A frontier adventure that spotlights one of the many significant roles ethnic Chinese played in American history.

MOUNTAIN CHEF

HOW ONE MAN LOST HIS GROCERIES, CHANGED HIS PLANS, AND HELPED COOK UP THE NATIONAL PARK SERVICE

Themes of racial discrimination, saving nature, and food and cooking are braided seamlessly in this picture-book biography.

At the turn of the 20th century, Chinese men—whether immigrants or American-born—had little choice when it came to work. Most ended up as cooks in restaurants or laundrymen. But Tie Sing “had dreams as big as the country he loved” and made correspondingly expensive plans. Fueled by a love for the outdoors and a passion for cooking, he soon earned a reputation as the best trail cook in California. In 1915, Tie Sing was hired by millionaire Stephen Mather, who had invited a special group of men to go camping in the hope of convincing Congress to protect the country’s natural wonders. For the first few days, Tie Sing kept everyone well-fed with sardine hors d’oeuvres, sizzling steaks, and fresh-baked sourdough rolls. Unfortunately, disaster struck, not once but twice, and Tie Sing lost much of his provisions but tweaked the menu to carry on. Tie Sing’s talent and resourcefulness played a huge part in the success of Mather’s mission, and within a year, Congress created the National Park Service. Pimentel’s lyrically told account is to the point, explaining that “America was a tough place to be Chinese” before zeroing in on Tie Sing’s culinary wizardry. Lo’s illustrations have an appropriately faded look, neatly evoking both the times and the craggy wilderness.

A frontier adventure that spotlights one of the many significant roles ethnic Chinese played in American history. (Picture book/biography. 5-10)

Pub Date: Aug. 2, 2016

ISBN: 978-1-58089-711-2

Page Count: 40

Publisher: Charlesbridge

Review Posted Online: May 14, 2016

Kirkus Reviews Issue: June 1, 2016

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A picture book worth reading about a historical figure worth remembering.

THE AMAZING AGE OF JOHN ROY LYNCH

An honestly told biography of an important politician whose name every American should know.

Published while the United States has its first African-American president, this story of John Roy Lynch, the first African-American speaker of the Mississippi House of Representatives, lays bare the long and arduous path black Americans have walked to obtain equality. The title’s first three words—“The Amazing Age”—emphasize how many more freedoms African-Americans had during Reconstruction than for decades afterward. Barton and Tate do not shy away from honest depictions of slavery, floggings, the Ku Klux Klan, Jim Crow laws, or the various means of intimidation that whites employed to prevent blacks from voting and living lives equal to those of whites. Like President Barack Obama, Lynch was of biracial descent; born to an enslaved mother and an Irish father, he did not know hard labor until his slave mistress asked him a question that he answered honestly. Freed by the Emancipation Proclamation, Lynch had a long and varied career that points to his resilience and perseverance. Tate’s bright watercolor illustrations often belie the harshness of what takes place within them; though this sometimes creates a visual conflict, it may also make the book more palatable for young readers unaware of the violence African-Americans have suffered than fully graphic images would. A historical note, timeline, author’s and illustrator’s notes, bibliography and map are appended.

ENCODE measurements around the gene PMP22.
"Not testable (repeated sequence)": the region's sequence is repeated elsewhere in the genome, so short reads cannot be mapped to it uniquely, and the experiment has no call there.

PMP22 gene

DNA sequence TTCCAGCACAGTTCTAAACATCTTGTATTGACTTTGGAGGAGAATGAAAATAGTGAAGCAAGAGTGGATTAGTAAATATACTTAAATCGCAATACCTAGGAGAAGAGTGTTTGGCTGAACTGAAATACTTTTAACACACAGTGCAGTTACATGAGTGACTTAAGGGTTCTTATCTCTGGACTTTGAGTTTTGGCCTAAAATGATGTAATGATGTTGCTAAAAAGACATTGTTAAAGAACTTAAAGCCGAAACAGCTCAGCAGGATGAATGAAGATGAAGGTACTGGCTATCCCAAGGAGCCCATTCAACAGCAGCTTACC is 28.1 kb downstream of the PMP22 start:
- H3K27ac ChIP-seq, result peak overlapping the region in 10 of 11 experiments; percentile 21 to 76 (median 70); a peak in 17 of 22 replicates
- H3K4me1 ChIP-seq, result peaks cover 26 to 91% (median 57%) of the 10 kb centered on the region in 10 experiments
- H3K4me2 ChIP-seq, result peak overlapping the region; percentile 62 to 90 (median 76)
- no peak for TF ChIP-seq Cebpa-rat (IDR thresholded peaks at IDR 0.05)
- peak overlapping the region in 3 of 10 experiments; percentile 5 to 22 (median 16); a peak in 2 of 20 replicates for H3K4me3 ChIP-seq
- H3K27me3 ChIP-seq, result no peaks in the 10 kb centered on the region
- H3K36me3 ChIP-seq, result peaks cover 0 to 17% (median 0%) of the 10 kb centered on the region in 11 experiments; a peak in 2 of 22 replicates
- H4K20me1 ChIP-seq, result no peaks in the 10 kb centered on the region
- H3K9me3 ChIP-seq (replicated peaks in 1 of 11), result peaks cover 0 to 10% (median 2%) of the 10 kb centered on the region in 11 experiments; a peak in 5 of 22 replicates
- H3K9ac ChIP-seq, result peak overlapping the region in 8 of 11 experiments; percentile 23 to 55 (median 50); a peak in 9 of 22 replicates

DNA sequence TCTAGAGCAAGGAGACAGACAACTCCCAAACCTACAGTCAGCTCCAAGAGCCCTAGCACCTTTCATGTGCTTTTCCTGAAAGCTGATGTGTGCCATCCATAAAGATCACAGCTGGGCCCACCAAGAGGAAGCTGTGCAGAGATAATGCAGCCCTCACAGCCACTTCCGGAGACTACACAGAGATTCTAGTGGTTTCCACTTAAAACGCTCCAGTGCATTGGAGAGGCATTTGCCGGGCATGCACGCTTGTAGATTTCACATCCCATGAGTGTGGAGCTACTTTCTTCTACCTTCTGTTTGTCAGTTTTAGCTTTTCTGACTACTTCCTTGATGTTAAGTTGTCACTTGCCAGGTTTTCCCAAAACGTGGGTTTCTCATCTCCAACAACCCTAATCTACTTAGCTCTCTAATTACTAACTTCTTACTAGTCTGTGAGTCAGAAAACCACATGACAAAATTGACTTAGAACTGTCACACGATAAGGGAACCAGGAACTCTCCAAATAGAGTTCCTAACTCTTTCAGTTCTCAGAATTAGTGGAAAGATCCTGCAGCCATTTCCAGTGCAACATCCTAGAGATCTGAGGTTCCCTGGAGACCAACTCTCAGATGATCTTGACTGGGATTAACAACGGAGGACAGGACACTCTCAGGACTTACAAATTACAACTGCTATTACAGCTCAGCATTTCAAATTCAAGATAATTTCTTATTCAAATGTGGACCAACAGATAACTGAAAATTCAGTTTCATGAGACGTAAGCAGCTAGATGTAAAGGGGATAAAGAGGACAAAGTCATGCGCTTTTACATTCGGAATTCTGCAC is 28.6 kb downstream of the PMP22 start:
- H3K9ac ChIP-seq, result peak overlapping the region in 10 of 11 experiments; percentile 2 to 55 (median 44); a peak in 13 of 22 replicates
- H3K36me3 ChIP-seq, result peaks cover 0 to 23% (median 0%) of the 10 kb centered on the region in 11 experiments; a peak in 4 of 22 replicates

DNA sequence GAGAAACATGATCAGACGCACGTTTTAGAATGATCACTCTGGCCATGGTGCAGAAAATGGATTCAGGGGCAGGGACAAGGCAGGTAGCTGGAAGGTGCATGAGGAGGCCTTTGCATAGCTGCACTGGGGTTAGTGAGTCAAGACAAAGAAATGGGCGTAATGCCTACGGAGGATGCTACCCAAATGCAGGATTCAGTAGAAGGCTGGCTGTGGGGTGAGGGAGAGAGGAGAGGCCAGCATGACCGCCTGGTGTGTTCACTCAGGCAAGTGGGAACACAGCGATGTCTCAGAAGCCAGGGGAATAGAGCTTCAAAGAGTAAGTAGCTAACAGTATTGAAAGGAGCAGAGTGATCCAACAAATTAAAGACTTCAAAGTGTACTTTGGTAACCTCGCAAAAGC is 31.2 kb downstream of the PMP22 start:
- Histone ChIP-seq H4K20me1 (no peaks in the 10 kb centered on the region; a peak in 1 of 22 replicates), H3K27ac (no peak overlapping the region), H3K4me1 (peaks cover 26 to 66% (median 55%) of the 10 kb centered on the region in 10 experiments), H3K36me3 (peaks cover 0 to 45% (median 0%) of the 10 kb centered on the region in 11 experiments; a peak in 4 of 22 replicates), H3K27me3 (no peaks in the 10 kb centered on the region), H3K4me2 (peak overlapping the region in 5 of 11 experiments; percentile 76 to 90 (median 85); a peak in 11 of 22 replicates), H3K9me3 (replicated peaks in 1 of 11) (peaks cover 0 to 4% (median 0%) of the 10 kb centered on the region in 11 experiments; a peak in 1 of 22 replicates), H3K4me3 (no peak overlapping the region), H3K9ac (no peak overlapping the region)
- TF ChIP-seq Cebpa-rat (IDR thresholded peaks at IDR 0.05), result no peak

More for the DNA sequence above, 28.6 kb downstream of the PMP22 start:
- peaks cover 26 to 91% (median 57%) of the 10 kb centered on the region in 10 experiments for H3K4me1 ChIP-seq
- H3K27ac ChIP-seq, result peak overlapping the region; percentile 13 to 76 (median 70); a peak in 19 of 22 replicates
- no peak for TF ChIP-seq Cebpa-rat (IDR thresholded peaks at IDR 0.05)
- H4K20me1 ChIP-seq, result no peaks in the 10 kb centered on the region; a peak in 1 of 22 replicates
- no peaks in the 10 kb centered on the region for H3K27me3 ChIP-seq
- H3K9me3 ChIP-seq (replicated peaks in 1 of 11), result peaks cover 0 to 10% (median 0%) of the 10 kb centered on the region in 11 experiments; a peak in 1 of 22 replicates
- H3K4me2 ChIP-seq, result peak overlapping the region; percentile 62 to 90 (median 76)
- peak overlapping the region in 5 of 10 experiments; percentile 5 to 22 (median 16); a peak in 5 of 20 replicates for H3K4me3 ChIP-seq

A picture book worth reading about a historical figure worth remembering. (Picture book biography. 7-10)

Pub Date: April 1, 2015

ISBN: 978-0-8028-5379-0

Page Count: 50

Publisher: Eerdmans

Review Posted Online: Feb. 3, 2015

Kirkus Reviews Issue: Feb. 15, 2015

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Absolutely wonderful in every way.

THE SECRET SUBWAY

A long-forgotten chapter in New York City history is brilliantly illuminated.

In mid-19th-century New York, horses and horse-drawn vehicles were the only means of transportation, and the din created by wheels as they rumbled on the cobblestones was deafening. The congestion at intersections threatened the lives of drivers and pedestrians alike. Many solutions were bandied about, but nothing was ever done. Enter Alfred Ely Beach, an admirer of “newfangled notions.” Working in secret, he created an underground train powered by an enormous fan in a pneumatic tube. He built a tunnel lined with brick and concrete and a sumptuously decorated waiting room for passenger comfort. It brought a curious public rushing to use it and became a great though short-lived success, ending when the corrupt politician Boss Tweed used his influence to kill the whole project. Here is science, history, suspense, secrecy, and skulduggery in action. Corey’s narrative is brisk, chatty, and highly descriptive, vividly presenting all the salient facts and making the events accessible and fascinating to modern readers. The incredibly inventive multimedia illustrations match the text perfectly and add detail, dimension, and pizazz. Located on the inside of the book jacket is a step-by-step guide to the creative process behind these remarkable illustrations.

Absolutely wonderful in every way. (author’s note, bibliography, Web resources) (Informational picture book. 6-10)

Pub Date: March 8, 2016

ISBN: 978-0-375-87071-2

Page Count: 40

Publisher: Schwartz & Wade/Random

Review Posted Online: Dec. 22, 2015

Kirkus Reviews Issue: Jan. 1, 2016

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